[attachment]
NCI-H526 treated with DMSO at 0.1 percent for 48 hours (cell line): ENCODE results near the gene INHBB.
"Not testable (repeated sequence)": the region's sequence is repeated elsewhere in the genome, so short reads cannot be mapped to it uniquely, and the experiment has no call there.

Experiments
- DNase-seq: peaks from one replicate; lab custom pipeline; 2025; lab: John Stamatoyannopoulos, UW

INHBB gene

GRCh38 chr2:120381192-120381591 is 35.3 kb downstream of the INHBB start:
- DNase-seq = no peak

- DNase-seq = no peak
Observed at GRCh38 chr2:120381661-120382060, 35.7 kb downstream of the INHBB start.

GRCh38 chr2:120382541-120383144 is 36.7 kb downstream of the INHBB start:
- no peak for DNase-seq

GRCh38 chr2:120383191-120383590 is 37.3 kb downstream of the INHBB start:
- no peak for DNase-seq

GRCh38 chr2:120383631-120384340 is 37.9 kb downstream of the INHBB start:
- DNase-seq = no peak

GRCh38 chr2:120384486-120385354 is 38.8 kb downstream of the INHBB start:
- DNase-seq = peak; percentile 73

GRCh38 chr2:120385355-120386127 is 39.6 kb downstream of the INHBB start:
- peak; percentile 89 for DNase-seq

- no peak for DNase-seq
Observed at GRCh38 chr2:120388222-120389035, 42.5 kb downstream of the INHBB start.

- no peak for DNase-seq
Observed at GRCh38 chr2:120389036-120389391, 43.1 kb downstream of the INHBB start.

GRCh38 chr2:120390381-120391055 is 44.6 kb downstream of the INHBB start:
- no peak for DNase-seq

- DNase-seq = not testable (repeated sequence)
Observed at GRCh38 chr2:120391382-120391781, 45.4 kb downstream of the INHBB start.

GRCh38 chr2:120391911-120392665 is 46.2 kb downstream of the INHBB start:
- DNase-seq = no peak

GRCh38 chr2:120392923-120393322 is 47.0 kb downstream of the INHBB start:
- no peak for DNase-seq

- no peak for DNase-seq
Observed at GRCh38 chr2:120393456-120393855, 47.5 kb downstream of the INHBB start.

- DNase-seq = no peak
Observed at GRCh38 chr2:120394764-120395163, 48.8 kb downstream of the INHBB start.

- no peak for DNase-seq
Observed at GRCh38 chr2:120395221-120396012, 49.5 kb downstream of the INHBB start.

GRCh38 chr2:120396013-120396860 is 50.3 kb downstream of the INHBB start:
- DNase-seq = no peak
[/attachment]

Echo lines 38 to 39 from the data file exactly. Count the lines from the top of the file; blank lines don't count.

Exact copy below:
GRCh38 chr2:120396013-120396860 is 50.3 kb downstream of the INHBB start:
- DNase-seq = no peak